On Saturday, Oct. 1, Elizabethtown College lost an honored faculty member, Debi Murray. She battled breast cancer for many years and was the associate director of admissions at Etown, a job which she began in 1998. In 2004, she became the senior associate director of admissions, and one year later, she was promoted to the director of admissions. In order to focus more on her health and family, Murray decided to no longer be in this leadership position in 2015.
Besides working in admissions, Murray was very involved on campus. She was the advisor for Etown’s Colleges Against Cancer Club and always participated in the club’s Relay for Life event, which raised money for cancer research. She also was a volunteer assistant coach for the Etown volleyball team for four years as well as a mentor to many athletes. She remained a mentor for the team after her four years as a coach until the spring season of 2016. The volleyball team has held their yearly Dig Pink match to support her battle with cancer, which will be held this year on Oct. 29 in memory of Murray. The team had a moment of silence in remembrance before their match against Lebanon Valley Wednesday, Oct. 5.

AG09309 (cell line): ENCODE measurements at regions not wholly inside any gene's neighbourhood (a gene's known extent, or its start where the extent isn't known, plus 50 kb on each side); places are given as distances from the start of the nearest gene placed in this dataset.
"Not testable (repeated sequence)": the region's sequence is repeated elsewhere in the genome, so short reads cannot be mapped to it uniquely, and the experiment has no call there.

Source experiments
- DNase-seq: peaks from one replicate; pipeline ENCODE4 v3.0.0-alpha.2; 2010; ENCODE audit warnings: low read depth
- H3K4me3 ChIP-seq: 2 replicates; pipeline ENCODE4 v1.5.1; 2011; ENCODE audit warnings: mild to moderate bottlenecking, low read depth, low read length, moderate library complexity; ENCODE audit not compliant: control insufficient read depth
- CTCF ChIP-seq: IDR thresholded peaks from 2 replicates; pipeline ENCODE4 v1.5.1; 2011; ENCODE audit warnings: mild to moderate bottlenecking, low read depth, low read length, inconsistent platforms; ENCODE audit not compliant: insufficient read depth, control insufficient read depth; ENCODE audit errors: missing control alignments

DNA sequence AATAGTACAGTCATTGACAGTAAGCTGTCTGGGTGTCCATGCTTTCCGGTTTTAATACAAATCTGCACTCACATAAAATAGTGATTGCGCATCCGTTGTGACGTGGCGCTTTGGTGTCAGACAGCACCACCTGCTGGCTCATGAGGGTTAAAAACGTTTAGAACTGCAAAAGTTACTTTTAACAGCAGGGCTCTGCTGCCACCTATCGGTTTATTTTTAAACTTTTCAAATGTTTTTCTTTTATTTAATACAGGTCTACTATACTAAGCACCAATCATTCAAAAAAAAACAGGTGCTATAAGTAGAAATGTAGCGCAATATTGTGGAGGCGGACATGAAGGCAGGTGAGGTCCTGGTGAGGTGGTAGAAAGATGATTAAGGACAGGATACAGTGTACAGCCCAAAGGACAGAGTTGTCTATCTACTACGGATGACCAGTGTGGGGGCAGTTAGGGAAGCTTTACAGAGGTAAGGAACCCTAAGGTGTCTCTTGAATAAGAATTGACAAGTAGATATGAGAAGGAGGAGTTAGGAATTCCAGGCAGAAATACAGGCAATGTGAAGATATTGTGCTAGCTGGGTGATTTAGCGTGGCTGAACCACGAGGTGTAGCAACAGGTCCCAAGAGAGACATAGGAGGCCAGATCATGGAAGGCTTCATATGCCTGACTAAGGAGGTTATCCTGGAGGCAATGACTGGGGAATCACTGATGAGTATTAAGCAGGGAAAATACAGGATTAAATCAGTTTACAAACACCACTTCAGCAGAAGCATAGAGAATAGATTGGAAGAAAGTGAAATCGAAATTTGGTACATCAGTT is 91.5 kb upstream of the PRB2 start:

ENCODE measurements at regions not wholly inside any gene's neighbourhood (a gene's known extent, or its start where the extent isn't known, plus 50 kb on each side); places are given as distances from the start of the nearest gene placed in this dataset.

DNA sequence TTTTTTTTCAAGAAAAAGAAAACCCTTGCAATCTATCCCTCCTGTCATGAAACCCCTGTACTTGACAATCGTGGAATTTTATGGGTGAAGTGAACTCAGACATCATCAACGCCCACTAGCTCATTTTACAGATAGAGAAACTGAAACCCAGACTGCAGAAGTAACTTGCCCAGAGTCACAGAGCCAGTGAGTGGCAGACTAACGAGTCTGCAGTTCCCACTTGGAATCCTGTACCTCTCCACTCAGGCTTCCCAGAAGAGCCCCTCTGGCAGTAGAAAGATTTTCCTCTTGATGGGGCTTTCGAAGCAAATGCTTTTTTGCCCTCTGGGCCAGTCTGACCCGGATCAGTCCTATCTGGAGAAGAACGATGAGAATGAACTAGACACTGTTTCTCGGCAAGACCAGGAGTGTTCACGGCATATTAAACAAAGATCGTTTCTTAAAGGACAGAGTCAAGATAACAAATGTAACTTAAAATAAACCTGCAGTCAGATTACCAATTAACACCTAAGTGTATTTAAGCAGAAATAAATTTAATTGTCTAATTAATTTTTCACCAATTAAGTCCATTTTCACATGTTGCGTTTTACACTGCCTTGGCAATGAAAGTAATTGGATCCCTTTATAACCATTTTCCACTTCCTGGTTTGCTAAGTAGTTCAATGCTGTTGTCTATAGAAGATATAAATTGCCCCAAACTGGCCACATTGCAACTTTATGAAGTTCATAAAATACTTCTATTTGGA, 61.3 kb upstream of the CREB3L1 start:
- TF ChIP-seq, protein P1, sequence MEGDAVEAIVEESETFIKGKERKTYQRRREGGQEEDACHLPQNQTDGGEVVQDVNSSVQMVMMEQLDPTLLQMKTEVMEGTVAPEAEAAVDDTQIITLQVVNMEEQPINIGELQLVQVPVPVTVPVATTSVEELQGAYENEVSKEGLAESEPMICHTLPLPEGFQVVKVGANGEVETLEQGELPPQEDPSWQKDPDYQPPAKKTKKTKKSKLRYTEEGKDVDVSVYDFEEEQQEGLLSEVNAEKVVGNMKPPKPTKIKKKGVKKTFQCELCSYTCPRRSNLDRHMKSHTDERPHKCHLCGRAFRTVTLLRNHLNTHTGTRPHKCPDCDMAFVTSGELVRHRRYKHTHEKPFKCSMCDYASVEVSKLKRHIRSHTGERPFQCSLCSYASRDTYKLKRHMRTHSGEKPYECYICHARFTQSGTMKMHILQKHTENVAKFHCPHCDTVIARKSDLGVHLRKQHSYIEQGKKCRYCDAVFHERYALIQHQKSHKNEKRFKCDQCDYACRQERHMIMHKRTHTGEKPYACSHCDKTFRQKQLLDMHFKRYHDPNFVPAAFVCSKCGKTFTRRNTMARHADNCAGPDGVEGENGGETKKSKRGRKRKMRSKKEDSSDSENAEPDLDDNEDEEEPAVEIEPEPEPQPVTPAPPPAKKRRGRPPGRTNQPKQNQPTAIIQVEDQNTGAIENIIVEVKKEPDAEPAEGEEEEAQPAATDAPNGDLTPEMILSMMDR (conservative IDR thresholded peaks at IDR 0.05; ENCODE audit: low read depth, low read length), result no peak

A visitation for Murray was held Thursday, Oct. 6 from 4-7 p.m., and all were invited to attend. The burial was a private service for the family. She is survived by her husband Tom Murray and her two children Grace and Bryan.
Murray touched many lives while at the College. “I had the pleasure of working with Debi Murray on many things,” sophomore Brooke Dougherty said. “Not only seeing her at almost every [volleyball] game, but organizing the Relay for Life Team Digs for Debi. On and off of the court, Debi is and always will be our number one fan.”
Randall Krieder, former head volleyball coach, worked not only with Murray during volleyball season but was a close friend of hers. Krieder says that Murray was more than a coach, she was a mentor that the players could talk to and “strive to emulate.”
Besides having a love for the students at the College, she had a great love for her family, which was something Krieder believed was what everyone could learn from Debi. Even though she loved sitting on the bench and cheering loudly for the team, she was always much more comfortable when with her family. Krieder believes the “world has many heroes. Maybe not superhumans that leap tall buildings, but everyday folks who inspire us to be better than who we are from one day to the next.” Murray’s love and devotion was an inspiration to him and many others, and because of this, “Debi was, and always will be, one of my heroes.”